Saturday, 19 September 2015

When School-Children Asked Me How To Make A Bomb

As many students do, I spent a summer abroad doing a charity thing. Don't get me wrong, this was no posh-boy's year out, I raised pretty much all the money myself and it was via a university society which specialised in overseas aid projects.  But yes - it was one hell of a good time. I got to go to Nepal, which as a keen mountaineer at the time was a dream come true, if a little frustrating - I had a couple of thousand pounds to spend on my two months there, most of which was spent on flights, trains and directly to a school in Sundarijaal, just outside Kathmandu, and the lovely local family who housed and fed us.  Fancy actually going mountaineering in Nepal? Well you're going to need somewhere in the region of 100 times the money I had available for the project. I could see the classic summits from my books, but there's no way I was going to even set foot on them.

On the other hand, we lived and worked with some wonderful people, and helped lay the groundwork for a new school building, mostly by carrying saplings over the same two mile route up a hill and planting them to stabilise the land the school had been able to buy with, in part, the funds we raised from drunk people in Edinburgh.

But we also had a few days in the main school itself, which was incredible.  The kids were the best behaved and most intelligent you can imagine by UK standards. On my first day in the school the head teacher asked me what my area of interest was - science, and in particular physics, as you'll realise if you've read much of this blog.

So I was introduced to a class of around 30 kids, all around 14 years old (and bear in mind I'd just turned 18), and I expected to maybe help out as a bit of a classroom assistant.

"Hello class, this is Mr Robbins, he'll be teaching you science for the next hour."

Then she left.

"Mr Robbins?  Oh. Oh crap.  That's me."

So I'm left with my first, and to date, only classroom full of children who are looking at me and expecting something cool.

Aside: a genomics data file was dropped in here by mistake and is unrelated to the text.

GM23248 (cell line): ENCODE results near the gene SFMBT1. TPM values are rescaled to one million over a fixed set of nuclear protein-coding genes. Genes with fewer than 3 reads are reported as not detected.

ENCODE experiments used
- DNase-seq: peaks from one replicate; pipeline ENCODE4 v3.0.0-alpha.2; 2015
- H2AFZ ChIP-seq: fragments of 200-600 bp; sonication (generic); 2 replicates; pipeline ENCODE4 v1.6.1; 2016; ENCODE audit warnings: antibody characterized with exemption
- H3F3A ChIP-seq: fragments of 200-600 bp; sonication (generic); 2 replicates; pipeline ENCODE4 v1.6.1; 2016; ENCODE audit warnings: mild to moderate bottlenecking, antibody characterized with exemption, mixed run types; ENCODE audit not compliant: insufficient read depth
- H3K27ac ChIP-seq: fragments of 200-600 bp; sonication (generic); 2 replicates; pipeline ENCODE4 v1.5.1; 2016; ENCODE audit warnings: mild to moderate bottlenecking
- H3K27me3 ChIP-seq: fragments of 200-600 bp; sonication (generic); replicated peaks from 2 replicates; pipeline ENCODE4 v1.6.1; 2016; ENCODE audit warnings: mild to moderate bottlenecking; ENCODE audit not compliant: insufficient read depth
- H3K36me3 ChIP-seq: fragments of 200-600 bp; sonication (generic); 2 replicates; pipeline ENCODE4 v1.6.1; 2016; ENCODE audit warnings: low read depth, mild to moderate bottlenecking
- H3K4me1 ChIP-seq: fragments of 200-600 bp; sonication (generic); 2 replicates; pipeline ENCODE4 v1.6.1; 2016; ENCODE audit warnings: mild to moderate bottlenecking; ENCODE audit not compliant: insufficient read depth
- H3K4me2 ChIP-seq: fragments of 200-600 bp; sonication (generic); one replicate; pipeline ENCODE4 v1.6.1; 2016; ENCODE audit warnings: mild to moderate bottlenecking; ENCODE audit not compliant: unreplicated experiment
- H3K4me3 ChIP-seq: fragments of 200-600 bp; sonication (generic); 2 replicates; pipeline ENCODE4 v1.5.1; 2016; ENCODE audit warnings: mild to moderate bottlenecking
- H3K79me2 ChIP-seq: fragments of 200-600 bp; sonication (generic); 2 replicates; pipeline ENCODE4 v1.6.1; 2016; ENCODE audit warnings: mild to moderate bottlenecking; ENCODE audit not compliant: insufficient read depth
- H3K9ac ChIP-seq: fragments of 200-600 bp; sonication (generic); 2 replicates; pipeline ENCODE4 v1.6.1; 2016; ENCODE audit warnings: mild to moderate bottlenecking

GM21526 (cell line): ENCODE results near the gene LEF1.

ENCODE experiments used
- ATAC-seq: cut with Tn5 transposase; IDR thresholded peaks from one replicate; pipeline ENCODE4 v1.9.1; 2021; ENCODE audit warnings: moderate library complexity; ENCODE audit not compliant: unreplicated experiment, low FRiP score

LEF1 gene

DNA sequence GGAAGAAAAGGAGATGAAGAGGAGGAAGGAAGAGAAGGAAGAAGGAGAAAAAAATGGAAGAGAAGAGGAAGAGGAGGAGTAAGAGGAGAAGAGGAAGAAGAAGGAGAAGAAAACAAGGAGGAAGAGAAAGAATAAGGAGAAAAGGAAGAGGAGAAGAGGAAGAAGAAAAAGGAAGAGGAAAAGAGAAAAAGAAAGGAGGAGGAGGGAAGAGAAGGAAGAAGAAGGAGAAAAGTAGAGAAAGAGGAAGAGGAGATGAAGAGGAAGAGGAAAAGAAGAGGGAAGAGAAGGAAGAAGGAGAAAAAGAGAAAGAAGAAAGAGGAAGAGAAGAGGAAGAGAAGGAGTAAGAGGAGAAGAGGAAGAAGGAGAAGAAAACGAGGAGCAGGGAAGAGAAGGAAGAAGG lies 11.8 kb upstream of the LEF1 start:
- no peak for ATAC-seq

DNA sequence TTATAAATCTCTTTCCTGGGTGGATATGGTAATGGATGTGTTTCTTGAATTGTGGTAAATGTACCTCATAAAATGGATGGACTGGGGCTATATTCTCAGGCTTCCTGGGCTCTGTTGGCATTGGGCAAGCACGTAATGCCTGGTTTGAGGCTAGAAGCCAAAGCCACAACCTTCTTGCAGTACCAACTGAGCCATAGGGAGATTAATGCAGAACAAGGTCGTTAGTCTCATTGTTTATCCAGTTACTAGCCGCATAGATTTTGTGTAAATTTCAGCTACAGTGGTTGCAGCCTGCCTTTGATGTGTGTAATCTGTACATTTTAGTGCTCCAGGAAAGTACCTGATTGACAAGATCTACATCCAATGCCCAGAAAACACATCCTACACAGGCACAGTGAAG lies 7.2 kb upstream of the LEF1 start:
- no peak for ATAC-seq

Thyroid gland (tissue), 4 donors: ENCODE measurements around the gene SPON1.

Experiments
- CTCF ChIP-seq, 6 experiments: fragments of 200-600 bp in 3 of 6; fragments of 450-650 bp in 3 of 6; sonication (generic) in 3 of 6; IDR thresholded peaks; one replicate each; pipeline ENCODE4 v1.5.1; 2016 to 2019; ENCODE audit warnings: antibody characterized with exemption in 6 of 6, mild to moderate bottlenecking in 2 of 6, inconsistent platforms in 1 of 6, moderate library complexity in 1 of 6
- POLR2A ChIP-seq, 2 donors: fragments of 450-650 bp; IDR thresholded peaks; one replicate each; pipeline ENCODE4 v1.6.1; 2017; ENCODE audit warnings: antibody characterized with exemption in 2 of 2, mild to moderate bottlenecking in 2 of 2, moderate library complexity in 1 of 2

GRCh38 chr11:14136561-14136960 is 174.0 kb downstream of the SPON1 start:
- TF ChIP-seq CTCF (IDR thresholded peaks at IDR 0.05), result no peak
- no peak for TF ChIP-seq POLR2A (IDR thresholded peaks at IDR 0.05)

So fair enough, I realise, I'm kind of here as a novelty lesson, but at the same time I don't want to mess up any existing plans the teacher has.  So let's find out what they've been learning about so far.

As it turns out, a bit of everything - optics, basic electrical and electronic stuff, simple mechanics, everything you'd expect from a science class of the same age in the UK. Nothing, in particular, is a particularly important focus as far as the kids are concerned. Probably a good thing, because if they're really focussing on atoms and I start throwing quantum tunnelling into the mix just to be funky and interesting then they're all going to confuse the examiners at the end of the day.

"OK. So what do you want to learn about?"

One hand went straight up. "How do you make a bomb?" - the rest of the class seem to be in delighted agreement.

Which leaves me with a bit of a problem - because bombs are both deadly, and dead easy. There's an unspoken agreement between almost every geek on the planet that we don't generally talk about how to make bombs, because it's so damn easy to do. Especially in a country where you can buy reasonably large quantities of certain chemicals without suspicions being raised. UK, Nepal, wherever. Maybe a bit easier in Nepal in the 1990s than the UK today, but there's not an enormous difference.  And I quite like these kids, I don't particularly want to see any of them losing arms and legs, however much they enjoy my lesson.

On the other hand, there's one particular style of bomb that they can't easily make, but which has some lovely theory surrounding it. Atomic structure, chain reactions, a little bit of E=mc^2.